Bowman told the outlet that he should be able to answer questions if a student has them. “If a kid wants honesty, I don’t think I should be forbidden from providing that,” he stated. In this case, Bowman says he told students that the group behind the bracelet, First Capital Pride, provided resources for teens who may be living with mental health distress, suicidal ideation, or need extra support via community events and inclusion efforts.
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“When approached by students who expressed a certain point of view,” Bowman recalled to the Scioto Valley Guardian. “I happily slid the band off my arm, offered it to the student, and explained that First Capital Pride offered support groups for teens who may be struggling, are suicidal, are ostracized, and need support.”
Now, Bowman, who was working as a substitute teacher in the Huntington Local School District, is no longer teaching in the area. According to Superintendent Peter Ruby, the district made the decision after they received reports about the Pride bracelet situation.
“While we recognize there are diverse points of view on this matter,” Ruby said in a statement to WSYX. “This policy exists for the purpose of ensuring all students feel comfortable in the classroom.”
In speaking to CNN, Ruby alleged Bowman spoke to the class about “political and religious” topics in addition to LGBTQ+ issues, but it’s unclear what those were. The outlet asked if the district considers LGBTQ+ issues to be religious or political, and Ruby again said Bowman spoke about religious and political topics in addition to queer ones, but it’s again unclear what those were specifically.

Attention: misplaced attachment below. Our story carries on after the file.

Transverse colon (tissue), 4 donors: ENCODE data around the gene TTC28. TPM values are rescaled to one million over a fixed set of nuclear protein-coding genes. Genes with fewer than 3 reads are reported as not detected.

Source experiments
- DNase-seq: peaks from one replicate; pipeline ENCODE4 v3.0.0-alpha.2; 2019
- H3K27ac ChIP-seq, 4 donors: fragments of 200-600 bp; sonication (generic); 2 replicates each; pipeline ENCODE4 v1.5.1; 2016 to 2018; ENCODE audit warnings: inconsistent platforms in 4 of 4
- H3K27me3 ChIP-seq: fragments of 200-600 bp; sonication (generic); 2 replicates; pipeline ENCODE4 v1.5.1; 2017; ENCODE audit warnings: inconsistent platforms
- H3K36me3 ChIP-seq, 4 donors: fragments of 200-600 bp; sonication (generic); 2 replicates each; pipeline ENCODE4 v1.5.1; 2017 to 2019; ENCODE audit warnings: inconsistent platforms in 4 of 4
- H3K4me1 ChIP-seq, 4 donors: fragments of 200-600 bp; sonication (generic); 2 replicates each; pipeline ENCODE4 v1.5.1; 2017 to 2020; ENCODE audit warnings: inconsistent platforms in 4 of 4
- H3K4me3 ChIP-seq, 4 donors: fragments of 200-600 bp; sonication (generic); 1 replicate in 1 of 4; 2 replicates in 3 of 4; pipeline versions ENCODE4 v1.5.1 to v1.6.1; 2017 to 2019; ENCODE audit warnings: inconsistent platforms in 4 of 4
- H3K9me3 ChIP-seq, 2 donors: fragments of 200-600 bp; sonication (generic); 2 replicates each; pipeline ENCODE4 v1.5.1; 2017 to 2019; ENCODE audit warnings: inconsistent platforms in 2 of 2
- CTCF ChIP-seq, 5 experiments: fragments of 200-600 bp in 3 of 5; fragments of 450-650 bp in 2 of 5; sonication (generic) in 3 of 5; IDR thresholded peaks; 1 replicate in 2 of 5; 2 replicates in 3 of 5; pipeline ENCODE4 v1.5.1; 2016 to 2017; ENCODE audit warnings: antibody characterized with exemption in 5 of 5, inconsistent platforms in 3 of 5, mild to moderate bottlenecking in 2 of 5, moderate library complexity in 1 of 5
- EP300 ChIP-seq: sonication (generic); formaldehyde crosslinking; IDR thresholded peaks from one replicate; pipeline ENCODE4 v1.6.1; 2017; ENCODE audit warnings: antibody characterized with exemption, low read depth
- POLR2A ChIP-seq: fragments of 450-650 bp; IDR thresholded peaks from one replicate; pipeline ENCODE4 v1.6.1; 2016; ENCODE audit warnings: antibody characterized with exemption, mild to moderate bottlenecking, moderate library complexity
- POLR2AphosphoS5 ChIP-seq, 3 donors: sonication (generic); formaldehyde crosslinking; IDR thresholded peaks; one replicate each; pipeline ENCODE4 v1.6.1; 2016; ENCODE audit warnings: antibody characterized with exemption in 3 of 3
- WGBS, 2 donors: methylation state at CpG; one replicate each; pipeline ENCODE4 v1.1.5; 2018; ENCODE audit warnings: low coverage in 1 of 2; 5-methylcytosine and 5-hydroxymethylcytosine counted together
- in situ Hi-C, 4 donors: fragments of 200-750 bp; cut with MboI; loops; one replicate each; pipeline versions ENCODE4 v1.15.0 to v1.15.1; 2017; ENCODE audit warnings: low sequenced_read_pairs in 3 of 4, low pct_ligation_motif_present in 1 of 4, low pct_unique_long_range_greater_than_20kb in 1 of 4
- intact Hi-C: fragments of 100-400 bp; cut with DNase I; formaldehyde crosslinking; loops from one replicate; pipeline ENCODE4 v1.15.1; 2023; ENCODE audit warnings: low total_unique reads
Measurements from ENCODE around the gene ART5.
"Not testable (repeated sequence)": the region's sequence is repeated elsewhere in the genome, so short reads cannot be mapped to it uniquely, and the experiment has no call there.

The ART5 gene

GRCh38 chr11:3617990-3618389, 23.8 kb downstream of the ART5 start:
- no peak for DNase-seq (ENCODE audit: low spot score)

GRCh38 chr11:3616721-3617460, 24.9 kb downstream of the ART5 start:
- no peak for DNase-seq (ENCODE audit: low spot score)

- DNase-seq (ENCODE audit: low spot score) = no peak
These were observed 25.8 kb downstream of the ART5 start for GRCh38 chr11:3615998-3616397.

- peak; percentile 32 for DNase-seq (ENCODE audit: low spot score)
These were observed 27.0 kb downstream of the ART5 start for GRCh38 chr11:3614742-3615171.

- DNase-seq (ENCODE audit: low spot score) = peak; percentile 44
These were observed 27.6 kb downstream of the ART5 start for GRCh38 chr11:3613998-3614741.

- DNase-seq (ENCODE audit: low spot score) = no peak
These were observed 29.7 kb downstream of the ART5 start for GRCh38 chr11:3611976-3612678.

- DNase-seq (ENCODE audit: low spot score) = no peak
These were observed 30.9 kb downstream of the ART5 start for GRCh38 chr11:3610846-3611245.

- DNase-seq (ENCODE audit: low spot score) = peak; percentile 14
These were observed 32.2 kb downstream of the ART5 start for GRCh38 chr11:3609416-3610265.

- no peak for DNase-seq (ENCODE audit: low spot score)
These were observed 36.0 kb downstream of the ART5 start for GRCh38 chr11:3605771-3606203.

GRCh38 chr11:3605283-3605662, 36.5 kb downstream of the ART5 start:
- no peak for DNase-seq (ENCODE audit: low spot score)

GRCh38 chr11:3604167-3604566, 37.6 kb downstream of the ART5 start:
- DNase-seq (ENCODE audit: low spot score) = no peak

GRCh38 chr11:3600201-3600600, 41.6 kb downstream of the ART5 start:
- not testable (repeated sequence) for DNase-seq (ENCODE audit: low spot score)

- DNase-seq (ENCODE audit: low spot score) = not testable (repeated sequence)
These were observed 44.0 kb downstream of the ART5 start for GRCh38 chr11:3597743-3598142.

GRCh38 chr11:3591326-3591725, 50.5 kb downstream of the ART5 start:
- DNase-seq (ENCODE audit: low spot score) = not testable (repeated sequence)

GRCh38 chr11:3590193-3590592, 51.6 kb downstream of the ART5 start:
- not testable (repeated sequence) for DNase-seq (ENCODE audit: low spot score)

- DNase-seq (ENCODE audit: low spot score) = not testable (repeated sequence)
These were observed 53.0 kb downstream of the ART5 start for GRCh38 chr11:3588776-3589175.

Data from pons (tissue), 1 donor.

Mind you, there’s no valid difference in point of view about LGBTQ+ rights. People are either inclusive or they’re not, hateful or not, and discriminatory or not. From what Bowman’s shared, it seems talking about youth resources is entirely reasonable and helpful for students in the classroom or those who may have a friend or family member in need. It’s also worth stressing again that these are high schoolers, not very young children who may not understand mental health or suicide, for example.
According to Ruby, the school board believes “student-led expression is permitted” as long as it doesn’t interfere with education. But according to Bowman, students asked about his bracelet. So what’s he supposed to do? Lie? Shrug his shoulders? Keep a potentially life-saving resource a secret? Come on.
Bowman stressed to the outlet that he wasn’t trying to “recruit” anyone and felt the decision to let him go was “unfair.” He also shared that in his decades-long teaching career, he’s had at least 40 former students and athletes come out to him. Even in a conservative area, that’s not a real surprise.
Why? Because young people (or those young people later in life) found an openly queer person to talk to and relate to, so they felt safe and opened up. Nothing to do with grooming or inappropriate discussions. Just safety and feeling seen and supported.
Of course, as Daily Kos has covered over the years, a number of openly LGBTQ+ teachers and allies have come under fire for simply being themselves. A professor of more than 40 years says he was fired after bringing an openly gay speaker into his college classroom. A Missouri teacher says they felt they had to resign after the district asked them to remove the Pride flag from their public school classroom. A teacher said they were fired after being outed in their mother’s obituary. A volleyball coach says they were forced to resign over their sexuality.
Sadly, the list goes on and legislation like the Don’t Say Gay law is only making it harder and harder for students and teachers alike.
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